Wednesday, August 17

Tories accused of ‘defending the indefensible’ after latest Chris Pincher revelation – UK politics live | Politics


Tories defending the indefensible, says Rayner

Angela Rayner says Michael Ellis speaks of personal responsibility. But he needs to remind the PM of his personal responsbility for what has happened.

Was Lord McDonald telling the truth?

Why was nothing done about Chris Pincher at the time. A minister of state at the Foreign Office has a sensitive role in national security.

Why was this conduct not considered a breach of the ministerial code? Why did the prime minister allow him to stay in post?

Rayner says there is no accountablity in place. The PM does not have an ethics adviser in place. There is now an “even bigger ethical vacuum” in place in Downing Street.

What message does this send about the standards of this government?

When will this minister stop defending the indefensible and say enough is enough?

Angela Rayner says Michael Ellis speaks of personal responsibility. But he needs to remind the PM of his personal responsbility for what has happened.

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Was Lord McDonald telling the truth?

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Why was nothing done about Chris Pincher at the time. A minister of state at the Foreign Office has a sensitive role in national security.

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Why was this conduct not considered a breach of the ministerial code? Why did the prime minister allow him to stay in post?

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Rayner says there is no accountablity in place. The PM does not have an ethics adviser in place. There is now an “even bigger ethical vacuum” in place in Downing Street.

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What message does this send about the standards of this government?

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When will this minister stop defending the indefensible and say enough is enough?

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Angela Rayner, the Labour deputy leader, asks her question.

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Michael Ellis, the Cabinet Office minister, replies. He says the UK is fortunate to have mechanisms in place for upholding standards in public life.

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He says he is willing to explain them. But he wants to say something about victims first.

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He was a barrister for 17 years, he says. It is important that we do not prejudge any particular case, he says.

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Additional rules and guidance are in place to help ensure consistency, he says.

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Independent bodies are there to provide a broad oversight of standards.

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Those mechanisms exist as a result of the decisions of MPs, he says.

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He lists some of the bodies that maintain standards. And standards regimes are in place, he says.

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He says it is “incumbent on us not to prejudge these decisions”.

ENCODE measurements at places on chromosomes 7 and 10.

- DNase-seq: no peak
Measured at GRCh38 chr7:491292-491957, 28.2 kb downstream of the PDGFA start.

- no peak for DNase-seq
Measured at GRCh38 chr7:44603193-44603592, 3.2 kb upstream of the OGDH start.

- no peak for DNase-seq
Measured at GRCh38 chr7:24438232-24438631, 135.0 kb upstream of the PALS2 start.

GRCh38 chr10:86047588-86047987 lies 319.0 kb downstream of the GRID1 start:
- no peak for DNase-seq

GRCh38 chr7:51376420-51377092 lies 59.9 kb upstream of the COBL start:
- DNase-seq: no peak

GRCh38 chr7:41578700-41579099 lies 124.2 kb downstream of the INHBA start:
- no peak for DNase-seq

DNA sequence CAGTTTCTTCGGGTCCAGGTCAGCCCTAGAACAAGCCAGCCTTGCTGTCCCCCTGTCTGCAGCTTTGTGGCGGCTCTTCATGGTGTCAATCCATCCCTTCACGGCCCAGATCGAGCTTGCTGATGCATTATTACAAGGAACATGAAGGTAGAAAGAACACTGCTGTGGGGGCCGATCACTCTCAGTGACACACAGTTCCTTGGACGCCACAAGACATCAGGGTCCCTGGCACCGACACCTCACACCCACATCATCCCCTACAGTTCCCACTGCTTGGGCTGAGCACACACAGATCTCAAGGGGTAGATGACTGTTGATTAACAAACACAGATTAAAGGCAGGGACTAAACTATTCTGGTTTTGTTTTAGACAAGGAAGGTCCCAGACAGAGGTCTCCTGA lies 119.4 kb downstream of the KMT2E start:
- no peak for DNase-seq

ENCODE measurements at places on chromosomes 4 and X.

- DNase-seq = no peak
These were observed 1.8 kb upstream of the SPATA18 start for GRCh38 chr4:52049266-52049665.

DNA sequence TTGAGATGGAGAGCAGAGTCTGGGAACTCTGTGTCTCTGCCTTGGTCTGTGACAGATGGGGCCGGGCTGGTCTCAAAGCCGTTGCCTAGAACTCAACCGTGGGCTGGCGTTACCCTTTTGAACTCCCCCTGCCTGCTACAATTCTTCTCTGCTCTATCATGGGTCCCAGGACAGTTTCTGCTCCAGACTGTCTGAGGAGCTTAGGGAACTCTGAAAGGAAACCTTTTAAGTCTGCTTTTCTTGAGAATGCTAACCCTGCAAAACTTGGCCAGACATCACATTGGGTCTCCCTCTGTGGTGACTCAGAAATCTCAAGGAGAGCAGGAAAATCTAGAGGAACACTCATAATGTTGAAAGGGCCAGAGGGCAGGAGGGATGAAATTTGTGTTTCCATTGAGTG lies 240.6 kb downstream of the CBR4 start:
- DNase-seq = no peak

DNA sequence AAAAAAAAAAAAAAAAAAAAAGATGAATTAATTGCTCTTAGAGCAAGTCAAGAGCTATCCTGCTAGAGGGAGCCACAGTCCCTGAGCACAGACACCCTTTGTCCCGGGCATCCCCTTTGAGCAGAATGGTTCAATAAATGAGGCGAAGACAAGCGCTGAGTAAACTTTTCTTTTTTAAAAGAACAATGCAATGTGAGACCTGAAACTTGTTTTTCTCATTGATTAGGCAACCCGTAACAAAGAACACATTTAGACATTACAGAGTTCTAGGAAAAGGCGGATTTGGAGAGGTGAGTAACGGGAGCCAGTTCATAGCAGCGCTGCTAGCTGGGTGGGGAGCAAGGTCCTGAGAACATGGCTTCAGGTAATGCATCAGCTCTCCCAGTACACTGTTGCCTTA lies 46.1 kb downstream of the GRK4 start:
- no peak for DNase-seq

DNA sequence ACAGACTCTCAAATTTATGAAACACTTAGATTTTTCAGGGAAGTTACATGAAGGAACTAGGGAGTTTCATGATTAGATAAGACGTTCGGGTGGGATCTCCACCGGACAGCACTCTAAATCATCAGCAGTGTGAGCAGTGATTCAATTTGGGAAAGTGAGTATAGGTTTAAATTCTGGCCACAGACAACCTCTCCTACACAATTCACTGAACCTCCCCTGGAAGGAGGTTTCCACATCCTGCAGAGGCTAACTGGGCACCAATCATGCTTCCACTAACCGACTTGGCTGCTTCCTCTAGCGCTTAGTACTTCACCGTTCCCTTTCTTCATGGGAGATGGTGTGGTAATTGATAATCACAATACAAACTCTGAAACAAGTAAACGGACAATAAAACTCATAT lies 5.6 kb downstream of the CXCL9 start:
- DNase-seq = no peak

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The confidentiality of those who make complaints should be protected.

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But he says personal responsibility is also vital.

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In the Commons a Cabinet Office minister will be responding to an urgent question at 10.30am tabled by Angela Rayner, Labour’s deputy leader. It is expected to be Michael Ellis, who by now has extensive experience defending Boris Johnson’s ethics record in the Commons. Rayner has asked for a statement “on the mechanisms for upholding standards in public life”, but in practice this is certain to focus on the Chris Pincher scandal.

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“Hello, is that President Zelenskiy’s office? It’s Downing Street here. Prime Minister Johnson was wondering if the president is free to take a call?”

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This seems to be a regular occurrencee in Kyiv and, amazingly, such calls often seem to coincide with days when Boris Johnson is facing some sort of domestic turmoil in London. No 10 has denied that Johnson reaches for the hotline to Ukraine as a distraction technique but, as the i’s Jane Merrick reported recently, the evidence to the contrary is compelling.

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And, lo and behold, guess who Boris Johnson has been calling this morning. This is from Volodymr Zelenskiy.

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The Speaker, Sir Lindsay Hoyle, has granted a Commons urgent question on standards in public life. It will happen at 12.30pm. Angela Rayner, Labour’s deputy leader, tabled the UQ.

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Michael Ellis, the Cabinet Office minister, is likely to respond on behalf of the government.

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Dominic Raab also had a gruesome time being interviewed on ITV’s Good Morning Britain by Susanna Reid. She was not impressed by his argument that, although the complaint about Chris Pincher’s inappropriate behaviour as a Foreign Office minister was upheld, that did not mean he was “guilty”.

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This is from the FT’s Robert Shrimsley.